After a spectacular run, cash fed cattle shifted lower this week. The five-area weighted average steer price for the week ended Friday was $155.99, down $1.61 from the previous Friday, and dressed steers averaged $247.22, down $2.26. Live cattle sold at $155-$156 in the Texas panhandle and at $156 in Kansas on Thursday. In Nebraska, live and dressed sales were reported at $155-$157 and $246-$249, respectively, on Thursday. Sales in the Western Cornbelt were $154-$157 and $245-$249, respectively for live and dressed.
Feeder steers and steer calves in Mississippi auctions this week were mostly steady; while heifer calves were mostly $6 higher and feeder heifers were about $3 higher. Cull cows and bulls were mostly steady. Feeder steers in Oklahoma City’s auction were steady to $4 higher and heifers were called steady. All calves were steady to firm.
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What goes up eventually comes down, even if it could (and should) move higher again. Such was the case this week in both live and feeder futures. Feeders took the brunt of the punch and went three straight days with limit down moves and now all fall delivery contract months are at/near the $210 mark while 2015 contracts are roughly $205. Cash cattle moved lower which added some pressure, but it appears the primary culprit is non-commercial traders (those with no actual cattle to protect) who decided the run was enough and took their toys and went home (i.e., exited their positions). This “long-liquidation” (when those who are long, or who had bought contracts, liquidate their positions) pressured the markets for the bulk of the week On Friday, USDA’s supply and demand report did little to help when they reported that beef supplies should be higher than the previous month’s estimate since the market has and will pull more head to market.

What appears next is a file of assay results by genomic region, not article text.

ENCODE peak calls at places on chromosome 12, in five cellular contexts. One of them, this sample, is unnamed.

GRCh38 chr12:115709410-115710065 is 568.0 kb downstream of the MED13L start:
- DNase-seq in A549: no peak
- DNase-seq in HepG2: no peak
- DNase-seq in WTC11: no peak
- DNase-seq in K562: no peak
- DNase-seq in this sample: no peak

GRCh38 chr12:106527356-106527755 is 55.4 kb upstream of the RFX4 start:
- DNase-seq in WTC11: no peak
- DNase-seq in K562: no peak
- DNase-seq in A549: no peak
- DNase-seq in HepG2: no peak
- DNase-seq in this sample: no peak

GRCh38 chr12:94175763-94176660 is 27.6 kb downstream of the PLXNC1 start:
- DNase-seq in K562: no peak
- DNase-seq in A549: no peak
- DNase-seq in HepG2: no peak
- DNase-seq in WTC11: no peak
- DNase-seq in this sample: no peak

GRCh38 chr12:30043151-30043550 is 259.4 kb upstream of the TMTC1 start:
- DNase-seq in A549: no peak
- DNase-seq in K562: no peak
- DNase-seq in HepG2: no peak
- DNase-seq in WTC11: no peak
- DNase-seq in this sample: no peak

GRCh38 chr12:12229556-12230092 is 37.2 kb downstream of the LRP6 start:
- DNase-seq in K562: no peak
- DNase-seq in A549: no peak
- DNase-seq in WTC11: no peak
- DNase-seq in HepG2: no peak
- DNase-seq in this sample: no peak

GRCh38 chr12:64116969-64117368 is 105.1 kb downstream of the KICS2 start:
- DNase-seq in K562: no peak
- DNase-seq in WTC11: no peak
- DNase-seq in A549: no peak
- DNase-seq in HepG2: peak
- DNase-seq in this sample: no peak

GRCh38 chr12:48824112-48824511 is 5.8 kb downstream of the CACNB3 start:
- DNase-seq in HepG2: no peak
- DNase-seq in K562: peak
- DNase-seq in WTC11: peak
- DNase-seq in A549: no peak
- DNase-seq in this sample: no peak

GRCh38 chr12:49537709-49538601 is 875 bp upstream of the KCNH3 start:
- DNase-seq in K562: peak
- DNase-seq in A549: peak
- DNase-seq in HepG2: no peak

New crop corn futures were about 32 cents lower this week. Friday’s USDA supply/demand report indicated more corn is expected to be available at the end of the upcoming marketing year. This was mostly expected based on the previous week’s larger than expected Grain Stocks report. For more on the supply and demand report check out Dr. William’s write-up HERE.
Wholesale boxed beef prices were higher again this week, continuing to set new record levels throughout the week. Choice boxes averaged $250.54, up $2.74. Select boxes edged higher throughout the week and ended with an average of $242.89, up $2.98.
Note: all cattle and beef prices are quoted in dollars per hundredweight and corn prices are quoted in dollars per bushel, unless stated otherwise.